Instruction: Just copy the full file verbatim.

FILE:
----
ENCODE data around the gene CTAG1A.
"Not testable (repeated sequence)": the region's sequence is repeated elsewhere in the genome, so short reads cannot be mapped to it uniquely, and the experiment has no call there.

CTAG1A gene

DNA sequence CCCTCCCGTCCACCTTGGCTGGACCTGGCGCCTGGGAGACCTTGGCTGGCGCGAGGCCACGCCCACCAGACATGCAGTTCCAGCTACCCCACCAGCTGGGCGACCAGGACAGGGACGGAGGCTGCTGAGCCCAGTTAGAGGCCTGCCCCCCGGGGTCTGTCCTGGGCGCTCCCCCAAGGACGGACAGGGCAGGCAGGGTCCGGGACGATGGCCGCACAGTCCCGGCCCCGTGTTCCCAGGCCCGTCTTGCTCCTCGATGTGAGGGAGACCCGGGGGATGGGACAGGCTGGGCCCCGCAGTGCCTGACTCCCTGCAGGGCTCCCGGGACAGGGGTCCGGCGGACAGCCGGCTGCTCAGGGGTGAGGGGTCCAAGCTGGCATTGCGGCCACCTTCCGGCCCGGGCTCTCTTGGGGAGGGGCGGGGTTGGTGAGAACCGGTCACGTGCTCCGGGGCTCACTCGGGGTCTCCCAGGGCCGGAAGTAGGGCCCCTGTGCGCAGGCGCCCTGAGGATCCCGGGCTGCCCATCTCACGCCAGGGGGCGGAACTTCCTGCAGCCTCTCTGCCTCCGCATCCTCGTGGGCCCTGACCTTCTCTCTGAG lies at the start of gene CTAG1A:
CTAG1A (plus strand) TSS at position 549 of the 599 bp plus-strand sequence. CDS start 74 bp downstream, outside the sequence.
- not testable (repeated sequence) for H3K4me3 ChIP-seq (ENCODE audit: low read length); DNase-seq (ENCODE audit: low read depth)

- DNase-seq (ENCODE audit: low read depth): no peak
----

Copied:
ENCODE data around the gene CTAG1A.
"Not testable (repeated sequence)": the region's sequence is repeated elsewhere in the genome, so short reads cannot be mapped to it uniquely, and the experiment has no call there.

CTAG1A gene

DNA sequence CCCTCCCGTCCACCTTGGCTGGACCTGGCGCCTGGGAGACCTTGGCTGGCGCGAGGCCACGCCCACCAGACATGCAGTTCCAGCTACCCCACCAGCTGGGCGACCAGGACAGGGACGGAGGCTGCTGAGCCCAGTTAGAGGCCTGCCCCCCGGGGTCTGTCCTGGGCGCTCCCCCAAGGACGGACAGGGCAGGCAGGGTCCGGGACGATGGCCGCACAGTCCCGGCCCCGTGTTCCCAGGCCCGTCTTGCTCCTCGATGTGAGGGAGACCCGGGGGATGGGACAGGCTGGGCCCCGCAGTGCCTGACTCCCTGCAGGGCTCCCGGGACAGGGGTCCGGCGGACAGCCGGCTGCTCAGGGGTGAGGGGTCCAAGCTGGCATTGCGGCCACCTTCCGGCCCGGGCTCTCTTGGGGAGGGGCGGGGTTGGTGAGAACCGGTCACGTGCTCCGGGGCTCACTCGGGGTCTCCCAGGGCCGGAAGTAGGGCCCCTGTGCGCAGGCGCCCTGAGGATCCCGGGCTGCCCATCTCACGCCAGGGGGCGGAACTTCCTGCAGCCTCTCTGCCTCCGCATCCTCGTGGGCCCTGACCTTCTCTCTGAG lies at the start of gene CTAG1A:
CTAG1A (plus strand) TSS at position 549 of the 599 bp plus-strand sequence. CDS start 74 bp downstream, outside the sequence.
- not testable (repeated sequence) for H3K4me3 ChIP-seq (ENCODE audit: low read length); DNase-seq (ENCODE audit: low read depth)

- DNase-seq (ENCODE audit: low read depth): no peak